The United States Marshals Serviceís Cooperative Agreement Program
Audit Report 05-28
Office of the Inspector General
The United States Marshals Service (USMS) is responsible for the custody and transportation of detainees awaiting trial in federal courts. Most of the 49,000 USMS detainees in custody daily are held in state, local, and private jail facilities. One of the Department of Justiceís strategic goals is to ensure the fair and efficient operation of the federal justice system. The Department seeks to achieve this goal in part by providing for the safe, secure, and humane confinement of detained persons awaiting trial and sentencing through a multi-pronged approach using:
Detention and incarceration is a top management challenge in the Department of Justice in part because of the current overcrowding rate in federal prisons. Overcrowding in federal prisons also limits the option of using federal prisons to house USMS detainees. In addition, the USMS is reluctant to use private jail facilities because the jails usually require a minimum number of detainees to be housed. Consequently, the USMS primarily has used IGAs and CAP agreements to meet its needs for detention space.
In locations where detention space is scarce, the USMS negotiates with state and local governments to provide an agreed-upon amount of CAP funds to improve local jail facilities or expand jail capacities. In return, the state and local governments guarantee the USMS an agreed-upon number of bed spaces for a specified number of years. Use of the bed space also requires an IGA between the USMS and the facility. When the USMS uses the bed space guaranteed by the CAP, it pays a jail day rate to the facility for each detainee negotiated through the IGA. The jail day rate is based on the annual operating cost of the facility and can be periodically modified.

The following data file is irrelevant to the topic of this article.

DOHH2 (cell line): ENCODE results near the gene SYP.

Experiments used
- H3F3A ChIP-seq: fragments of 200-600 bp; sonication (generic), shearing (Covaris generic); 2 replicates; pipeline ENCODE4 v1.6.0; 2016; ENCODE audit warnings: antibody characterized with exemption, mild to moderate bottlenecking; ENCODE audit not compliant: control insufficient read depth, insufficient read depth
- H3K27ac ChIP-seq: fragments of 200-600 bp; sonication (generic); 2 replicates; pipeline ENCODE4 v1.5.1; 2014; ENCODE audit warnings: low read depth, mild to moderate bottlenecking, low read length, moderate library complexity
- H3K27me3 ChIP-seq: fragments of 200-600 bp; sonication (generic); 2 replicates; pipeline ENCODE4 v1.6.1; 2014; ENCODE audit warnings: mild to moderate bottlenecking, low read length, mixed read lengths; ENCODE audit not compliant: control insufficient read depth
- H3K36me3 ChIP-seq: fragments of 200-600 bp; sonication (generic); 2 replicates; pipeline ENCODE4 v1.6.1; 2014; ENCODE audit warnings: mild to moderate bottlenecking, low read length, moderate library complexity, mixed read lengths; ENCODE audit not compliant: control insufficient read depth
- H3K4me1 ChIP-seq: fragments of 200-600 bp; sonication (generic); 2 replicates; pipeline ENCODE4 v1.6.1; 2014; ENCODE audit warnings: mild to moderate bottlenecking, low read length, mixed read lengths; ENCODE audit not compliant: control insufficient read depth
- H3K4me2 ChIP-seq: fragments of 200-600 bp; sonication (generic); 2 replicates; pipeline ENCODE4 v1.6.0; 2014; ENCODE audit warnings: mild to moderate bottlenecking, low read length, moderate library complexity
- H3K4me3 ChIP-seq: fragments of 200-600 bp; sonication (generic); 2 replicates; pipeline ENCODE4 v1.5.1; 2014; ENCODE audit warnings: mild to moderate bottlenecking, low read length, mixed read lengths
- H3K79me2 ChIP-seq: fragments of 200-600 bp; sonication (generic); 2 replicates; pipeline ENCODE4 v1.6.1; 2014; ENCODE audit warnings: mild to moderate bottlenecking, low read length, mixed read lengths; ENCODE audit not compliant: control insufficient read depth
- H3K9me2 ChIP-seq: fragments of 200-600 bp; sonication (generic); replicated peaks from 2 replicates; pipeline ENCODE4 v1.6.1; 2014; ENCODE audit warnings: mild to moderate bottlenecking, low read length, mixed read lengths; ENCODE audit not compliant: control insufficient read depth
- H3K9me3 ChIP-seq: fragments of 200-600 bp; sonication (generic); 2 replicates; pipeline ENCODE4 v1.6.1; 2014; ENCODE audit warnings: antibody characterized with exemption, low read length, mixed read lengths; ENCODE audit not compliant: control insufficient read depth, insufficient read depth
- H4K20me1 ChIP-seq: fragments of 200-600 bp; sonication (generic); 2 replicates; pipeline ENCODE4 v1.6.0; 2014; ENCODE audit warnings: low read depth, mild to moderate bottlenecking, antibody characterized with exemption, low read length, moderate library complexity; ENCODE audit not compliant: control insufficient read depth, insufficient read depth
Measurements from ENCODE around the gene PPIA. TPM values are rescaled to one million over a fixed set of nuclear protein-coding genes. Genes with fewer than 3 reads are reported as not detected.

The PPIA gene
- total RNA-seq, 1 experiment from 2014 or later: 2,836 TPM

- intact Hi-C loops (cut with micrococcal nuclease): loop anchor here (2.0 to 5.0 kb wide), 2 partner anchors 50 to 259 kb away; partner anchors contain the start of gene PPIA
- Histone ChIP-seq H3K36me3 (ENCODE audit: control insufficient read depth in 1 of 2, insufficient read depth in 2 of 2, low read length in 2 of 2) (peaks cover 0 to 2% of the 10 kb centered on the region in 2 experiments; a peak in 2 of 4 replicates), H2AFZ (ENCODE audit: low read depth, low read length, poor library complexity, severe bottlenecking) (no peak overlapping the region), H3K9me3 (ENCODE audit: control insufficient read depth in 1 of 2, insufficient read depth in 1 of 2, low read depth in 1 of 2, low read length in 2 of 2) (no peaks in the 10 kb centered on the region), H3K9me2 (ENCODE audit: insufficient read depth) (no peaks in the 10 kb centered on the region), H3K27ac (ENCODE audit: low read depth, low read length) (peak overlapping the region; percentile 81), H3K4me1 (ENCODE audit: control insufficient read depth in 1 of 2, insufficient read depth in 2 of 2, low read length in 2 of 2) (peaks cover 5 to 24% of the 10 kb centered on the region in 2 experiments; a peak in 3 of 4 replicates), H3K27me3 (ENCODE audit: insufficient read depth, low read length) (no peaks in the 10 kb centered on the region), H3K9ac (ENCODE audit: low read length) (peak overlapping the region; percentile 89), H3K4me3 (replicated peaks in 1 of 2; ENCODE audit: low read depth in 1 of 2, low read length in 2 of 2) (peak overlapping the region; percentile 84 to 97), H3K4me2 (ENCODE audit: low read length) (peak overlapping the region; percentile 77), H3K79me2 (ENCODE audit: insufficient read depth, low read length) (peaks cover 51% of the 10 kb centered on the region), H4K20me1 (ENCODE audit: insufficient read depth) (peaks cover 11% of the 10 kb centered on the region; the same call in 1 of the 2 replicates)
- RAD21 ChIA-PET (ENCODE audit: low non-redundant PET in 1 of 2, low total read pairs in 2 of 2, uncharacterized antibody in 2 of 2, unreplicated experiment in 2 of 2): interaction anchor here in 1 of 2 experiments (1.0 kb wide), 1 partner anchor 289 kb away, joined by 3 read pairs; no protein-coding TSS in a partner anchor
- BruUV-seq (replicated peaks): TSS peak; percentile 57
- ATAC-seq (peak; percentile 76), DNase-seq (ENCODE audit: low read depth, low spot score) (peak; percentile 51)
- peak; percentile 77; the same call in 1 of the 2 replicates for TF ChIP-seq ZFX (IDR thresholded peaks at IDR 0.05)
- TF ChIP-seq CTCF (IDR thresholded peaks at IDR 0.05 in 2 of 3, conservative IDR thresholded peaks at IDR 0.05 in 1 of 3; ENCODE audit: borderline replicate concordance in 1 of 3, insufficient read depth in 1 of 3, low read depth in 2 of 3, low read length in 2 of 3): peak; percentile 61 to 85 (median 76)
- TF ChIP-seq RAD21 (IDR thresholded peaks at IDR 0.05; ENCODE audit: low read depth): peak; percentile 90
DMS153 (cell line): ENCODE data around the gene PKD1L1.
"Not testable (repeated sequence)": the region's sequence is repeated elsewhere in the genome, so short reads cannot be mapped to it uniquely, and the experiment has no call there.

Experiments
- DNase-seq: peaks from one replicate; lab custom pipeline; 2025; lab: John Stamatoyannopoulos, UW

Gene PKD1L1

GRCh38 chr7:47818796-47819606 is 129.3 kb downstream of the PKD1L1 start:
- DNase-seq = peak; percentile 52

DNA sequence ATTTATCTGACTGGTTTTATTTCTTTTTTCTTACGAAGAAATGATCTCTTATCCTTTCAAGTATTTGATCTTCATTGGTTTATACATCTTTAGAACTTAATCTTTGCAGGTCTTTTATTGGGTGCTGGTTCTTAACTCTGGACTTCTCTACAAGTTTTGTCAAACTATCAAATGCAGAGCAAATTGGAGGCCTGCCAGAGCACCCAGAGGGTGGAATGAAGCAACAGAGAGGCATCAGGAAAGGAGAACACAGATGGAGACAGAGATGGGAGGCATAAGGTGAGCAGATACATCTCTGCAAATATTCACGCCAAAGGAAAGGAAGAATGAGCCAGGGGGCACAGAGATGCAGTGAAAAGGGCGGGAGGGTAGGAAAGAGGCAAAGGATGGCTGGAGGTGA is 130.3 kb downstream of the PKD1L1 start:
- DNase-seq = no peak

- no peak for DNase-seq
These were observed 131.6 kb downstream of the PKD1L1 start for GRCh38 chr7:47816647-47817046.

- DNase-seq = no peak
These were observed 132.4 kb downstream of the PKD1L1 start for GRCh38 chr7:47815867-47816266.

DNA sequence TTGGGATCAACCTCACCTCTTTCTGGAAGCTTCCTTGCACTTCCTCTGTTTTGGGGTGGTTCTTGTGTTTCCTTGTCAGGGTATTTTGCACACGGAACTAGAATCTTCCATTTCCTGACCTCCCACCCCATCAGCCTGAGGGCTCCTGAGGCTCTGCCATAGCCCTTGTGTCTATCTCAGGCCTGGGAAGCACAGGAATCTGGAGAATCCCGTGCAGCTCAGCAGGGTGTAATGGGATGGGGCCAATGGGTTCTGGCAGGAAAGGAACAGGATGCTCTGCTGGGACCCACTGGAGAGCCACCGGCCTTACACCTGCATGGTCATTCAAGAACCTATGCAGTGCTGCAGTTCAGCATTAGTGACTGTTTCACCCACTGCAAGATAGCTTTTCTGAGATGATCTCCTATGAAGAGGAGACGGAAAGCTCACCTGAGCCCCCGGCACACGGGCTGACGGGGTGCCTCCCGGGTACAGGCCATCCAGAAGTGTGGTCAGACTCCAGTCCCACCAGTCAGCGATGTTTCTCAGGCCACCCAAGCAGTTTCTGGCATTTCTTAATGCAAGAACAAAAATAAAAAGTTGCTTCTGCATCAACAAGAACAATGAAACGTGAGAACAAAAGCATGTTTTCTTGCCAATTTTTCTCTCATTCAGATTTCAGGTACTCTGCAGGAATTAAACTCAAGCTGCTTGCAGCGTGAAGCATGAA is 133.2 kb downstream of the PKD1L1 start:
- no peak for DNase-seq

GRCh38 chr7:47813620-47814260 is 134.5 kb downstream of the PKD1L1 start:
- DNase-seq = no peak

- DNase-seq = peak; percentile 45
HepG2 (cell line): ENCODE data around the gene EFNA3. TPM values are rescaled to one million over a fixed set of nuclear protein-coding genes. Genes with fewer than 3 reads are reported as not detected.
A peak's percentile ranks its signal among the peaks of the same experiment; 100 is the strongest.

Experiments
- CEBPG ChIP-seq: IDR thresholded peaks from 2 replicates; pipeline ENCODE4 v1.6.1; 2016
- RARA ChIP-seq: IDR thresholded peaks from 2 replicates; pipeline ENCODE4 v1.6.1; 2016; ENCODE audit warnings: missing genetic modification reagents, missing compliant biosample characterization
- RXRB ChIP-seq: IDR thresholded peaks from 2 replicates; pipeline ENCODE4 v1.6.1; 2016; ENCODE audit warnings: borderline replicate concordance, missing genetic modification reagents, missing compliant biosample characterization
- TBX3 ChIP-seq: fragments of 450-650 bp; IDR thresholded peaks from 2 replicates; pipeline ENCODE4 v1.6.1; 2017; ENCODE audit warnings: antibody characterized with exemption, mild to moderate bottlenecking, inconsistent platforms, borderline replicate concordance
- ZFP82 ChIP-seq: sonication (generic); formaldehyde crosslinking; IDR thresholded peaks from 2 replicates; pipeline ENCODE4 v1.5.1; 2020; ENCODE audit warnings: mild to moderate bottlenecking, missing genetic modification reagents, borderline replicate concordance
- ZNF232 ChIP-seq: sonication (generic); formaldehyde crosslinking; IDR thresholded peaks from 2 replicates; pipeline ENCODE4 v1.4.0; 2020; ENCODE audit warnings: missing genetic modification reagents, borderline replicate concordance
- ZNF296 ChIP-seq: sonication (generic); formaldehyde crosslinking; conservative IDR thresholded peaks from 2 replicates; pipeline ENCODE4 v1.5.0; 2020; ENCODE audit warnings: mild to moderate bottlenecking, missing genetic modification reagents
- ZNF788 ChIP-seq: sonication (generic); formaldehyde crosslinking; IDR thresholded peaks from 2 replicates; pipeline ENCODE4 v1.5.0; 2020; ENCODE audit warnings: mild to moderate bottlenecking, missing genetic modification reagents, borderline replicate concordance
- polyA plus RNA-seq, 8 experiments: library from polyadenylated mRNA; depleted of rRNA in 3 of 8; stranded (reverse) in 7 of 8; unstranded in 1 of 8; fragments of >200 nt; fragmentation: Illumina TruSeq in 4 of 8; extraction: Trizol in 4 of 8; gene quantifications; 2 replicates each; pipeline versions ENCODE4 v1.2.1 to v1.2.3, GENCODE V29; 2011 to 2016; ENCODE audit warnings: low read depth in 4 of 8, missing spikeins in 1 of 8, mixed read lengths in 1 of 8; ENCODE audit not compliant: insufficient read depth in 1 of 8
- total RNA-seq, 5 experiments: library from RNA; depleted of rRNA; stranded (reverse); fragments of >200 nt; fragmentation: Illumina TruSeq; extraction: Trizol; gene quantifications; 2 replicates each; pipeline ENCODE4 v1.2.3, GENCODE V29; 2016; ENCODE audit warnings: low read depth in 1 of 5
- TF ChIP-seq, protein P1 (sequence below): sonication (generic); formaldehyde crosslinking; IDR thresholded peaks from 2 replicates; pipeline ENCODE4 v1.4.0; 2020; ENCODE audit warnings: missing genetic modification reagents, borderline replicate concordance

For many years, CAP agreements have been a significant tool used by the USMS to guarantee detention space in court cities where detention space is scarce.1 Since 1982, the USMS has awarded about $285 million to counties and municipalities under CAP agreements, resulting in more than 13,600 guaranteed spaces for federal detainees. However, in recent years Congress steadily reduced the appropriation for the CAP program and eliminated funding for the program altogether for Fiscal Year (FY) 2005.
CAP Funds Appropriated2
Our audit focused on whether the USMS has developed adequate plans, in the absence of CAP funding, to secure jail space in cities where CAP agreements will expire during the next three fiscal years, and where jail space is scarce but no CAP agreements exist.
While bed spaces guaranteed by CAP agreements are decreasing and CAP funding was eliminated in FY 2005, the USMSís average daily detainee population increased by about 34 percent from FY 2001 to FY 2004. As of FY 2005, the USMS has active CAP agreements that guarantee 11,203 bed spaces that will expire between 2005 and 2029. Thirty-one CAP agreements, guaranteeing 1,318 bed spaces annually, will expire during the remainder of FY 2005 through FY 2007. The remaining 149 active CAP agreements, guaranteeing 9,885 bed spaces annually, will expire from FY 2008 through FY 2029. The following chart illustrates the loss of the 11,203 beds guaranteed through CAP funding as of January 13, 2005, if CAP funds are not restored in future appropriations.